It’s time for reform of our extradition arrangements


Yesterday, I attended and intervened in the debate on reform of our extradition arrangements. The motion was as follows:

That this House calls upon the Government to reform the UK’s extradition arrangements to strengthen the protection of British citizens by introducing as a matter of urgency a Bill to enact the safeguards recommended by the Joint Committee on Human Rights in its Fifteenth Report, HC 767, and by pursuing such amendments to the UK-US Extradition Treaty 2003 and the EU Council Framework Decision 2002 on the European Arrest Warrant as are necessary in order to give effect to such recommendations.

I made the point that “never again must anyone spend seven years in prison awaiting extradition”. The debate was quite technical and legalistic but that was for me the key point: it is unjust for anyone to spend so long in prison without conviction. People must stand trial for offences and they must stand trial in the appropriate jurisdiction but it is clear that the present arrangements fall short of what we should be able to expect from our justice system.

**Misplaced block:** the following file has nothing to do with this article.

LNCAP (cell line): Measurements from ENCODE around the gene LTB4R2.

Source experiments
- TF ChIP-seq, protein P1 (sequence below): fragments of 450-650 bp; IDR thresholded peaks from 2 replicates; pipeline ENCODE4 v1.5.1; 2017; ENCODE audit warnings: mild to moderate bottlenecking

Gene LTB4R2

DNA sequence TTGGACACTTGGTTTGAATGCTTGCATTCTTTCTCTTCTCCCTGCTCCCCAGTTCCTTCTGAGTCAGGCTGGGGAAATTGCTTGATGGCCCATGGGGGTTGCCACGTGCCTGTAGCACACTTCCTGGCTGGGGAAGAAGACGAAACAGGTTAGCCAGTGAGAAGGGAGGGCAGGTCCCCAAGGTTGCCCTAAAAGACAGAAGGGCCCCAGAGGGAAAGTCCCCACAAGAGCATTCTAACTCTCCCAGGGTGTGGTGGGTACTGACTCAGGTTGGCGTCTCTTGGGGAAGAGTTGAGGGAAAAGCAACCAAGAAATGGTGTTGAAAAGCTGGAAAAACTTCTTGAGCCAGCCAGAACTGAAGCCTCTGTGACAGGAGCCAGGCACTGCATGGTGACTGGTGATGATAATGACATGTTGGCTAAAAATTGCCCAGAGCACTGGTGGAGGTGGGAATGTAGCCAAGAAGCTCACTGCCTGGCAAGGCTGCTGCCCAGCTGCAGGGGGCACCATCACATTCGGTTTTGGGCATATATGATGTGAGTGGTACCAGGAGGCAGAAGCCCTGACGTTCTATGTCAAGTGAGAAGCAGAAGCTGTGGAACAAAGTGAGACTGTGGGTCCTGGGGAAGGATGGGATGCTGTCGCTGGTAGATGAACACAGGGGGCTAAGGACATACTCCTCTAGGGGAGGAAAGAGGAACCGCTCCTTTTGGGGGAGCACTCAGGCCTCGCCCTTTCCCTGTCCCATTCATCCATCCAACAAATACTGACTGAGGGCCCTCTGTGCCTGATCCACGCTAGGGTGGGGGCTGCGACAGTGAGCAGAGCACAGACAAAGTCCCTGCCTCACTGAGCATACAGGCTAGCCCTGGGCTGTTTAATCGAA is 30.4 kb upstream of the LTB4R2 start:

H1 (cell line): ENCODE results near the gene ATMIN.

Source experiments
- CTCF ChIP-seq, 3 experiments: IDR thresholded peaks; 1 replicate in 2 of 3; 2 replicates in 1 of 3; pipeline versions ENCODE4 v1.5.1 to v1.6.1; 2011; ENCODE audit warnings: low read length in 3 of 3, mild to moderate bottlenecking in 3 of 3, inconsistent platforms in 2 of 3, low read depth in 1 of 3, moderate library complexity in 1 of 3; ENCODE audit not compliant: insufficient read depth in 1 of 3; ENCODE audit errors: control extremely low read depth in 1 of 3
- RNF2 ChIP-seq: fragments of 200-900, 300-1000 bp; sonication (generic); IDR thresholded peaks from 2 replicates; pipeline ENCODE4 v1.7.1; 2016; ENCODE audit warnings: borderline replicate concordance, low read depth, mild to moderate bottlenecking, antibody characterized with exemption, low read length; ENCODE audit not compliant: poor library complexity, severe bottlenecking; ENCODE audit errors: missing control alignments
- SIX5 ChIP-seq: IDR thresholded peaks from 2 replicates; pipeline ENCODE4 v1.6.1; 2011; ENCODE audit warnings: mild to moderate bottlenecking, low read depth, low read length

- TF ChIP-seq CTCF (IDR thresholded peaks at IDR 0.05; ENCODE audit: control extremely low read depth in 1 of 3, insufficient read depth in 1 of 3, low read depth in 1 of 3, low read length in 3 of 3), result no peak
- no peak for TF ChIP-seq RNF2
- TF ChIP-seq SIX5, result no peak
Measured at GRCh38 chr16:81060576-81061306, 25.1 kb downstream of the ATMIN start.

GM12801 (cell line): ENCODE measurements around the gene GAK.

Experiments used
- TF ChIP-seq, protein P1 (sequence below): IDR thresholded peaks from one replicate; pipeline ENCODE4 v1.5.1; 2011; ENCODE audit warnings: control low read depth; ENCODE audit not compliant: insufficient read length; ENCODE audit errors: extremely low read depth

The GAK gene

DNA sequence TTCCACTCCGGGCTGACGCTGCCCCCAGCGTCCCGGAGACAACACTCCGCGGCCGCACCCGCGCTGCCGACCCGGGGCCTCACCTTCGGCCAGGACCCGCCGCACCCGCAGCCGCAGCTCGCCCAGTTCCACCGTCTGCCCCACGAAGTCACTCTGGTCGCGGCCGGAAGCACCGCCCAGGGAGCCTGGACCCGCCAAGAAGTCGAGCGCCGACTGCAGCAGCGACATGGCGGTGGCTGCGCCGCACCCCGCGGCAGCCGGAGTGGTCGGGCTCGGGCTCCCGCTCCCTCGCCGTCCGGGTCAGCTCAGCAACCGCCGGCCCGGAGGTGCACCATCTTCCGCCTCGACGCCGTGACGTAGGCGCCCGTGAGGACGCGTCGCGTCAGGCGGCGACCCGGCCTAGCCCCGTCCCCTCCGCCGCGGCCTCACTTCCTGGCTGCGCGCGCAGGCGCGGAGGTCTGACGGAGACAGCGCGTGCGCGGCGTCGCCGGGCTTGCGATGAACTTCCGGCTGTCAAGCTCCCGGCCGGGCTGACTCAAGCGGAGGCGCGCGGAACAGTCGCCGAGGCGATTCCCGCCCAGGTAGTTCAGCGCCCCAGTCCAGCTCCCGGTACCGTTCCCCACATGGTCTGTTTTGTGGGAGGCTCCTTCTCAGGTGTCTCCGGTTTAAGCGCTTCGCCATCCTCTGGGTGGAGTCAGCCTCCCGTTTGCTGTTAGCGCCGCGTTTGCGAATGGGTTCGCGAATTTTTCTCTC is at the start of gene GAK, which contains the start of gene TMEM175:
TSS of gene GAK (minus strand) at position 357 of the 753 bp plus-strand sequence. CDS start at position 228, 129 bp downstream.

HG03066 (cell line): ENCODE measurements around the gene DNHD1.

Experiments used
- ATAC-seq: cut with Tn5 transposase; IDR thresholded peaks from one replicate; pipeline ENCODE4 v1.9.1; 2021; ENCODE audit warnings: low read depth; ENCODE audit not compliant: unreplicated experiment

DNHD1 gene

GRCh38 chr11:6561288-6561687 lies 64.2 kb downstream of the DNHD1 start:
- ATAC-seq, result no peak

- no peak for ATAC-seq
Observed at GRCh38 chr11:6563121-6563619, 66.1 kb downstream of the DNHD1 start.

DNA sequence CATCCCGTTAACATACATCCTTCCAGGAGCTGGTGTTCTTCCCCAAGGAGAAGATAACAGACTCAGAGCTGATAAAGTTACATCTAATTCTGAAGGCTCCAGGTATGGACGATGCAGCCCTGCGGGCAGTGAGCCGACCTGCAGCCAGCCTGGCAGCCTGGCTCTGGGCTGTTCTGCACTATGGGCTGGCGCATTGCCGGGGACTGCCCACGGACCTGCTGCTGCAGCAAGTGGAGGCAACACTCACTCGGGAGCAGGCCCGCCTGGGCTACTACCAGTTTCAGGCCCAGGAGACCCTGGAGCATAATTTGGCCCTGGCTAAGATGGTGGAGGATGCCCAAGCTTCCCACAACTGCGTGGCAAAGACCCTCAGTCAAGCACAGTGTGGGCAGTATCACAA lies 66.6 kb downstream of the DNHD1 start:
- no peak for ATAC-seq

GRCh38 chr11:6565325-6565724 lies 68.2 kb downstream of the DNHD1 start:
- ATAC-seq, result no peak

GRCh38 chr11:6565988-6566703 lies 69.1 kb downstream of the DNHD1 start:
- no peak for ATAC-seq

In the debate, David Davis said,

There is a balance between justice and security, but security without justice is a very fragile security. It is our job to defend our lives and way of life, and in this respect I do not think that we have done so.

He went on to point out the implications of treating people as innocent until proven guilty and I recommend his speech in full.

The Human Rights Joint Committee Fifteenth Report The Human Rights Implications of UK Extradition Policy is available here. I was glad that the House approved this motion without dividing.

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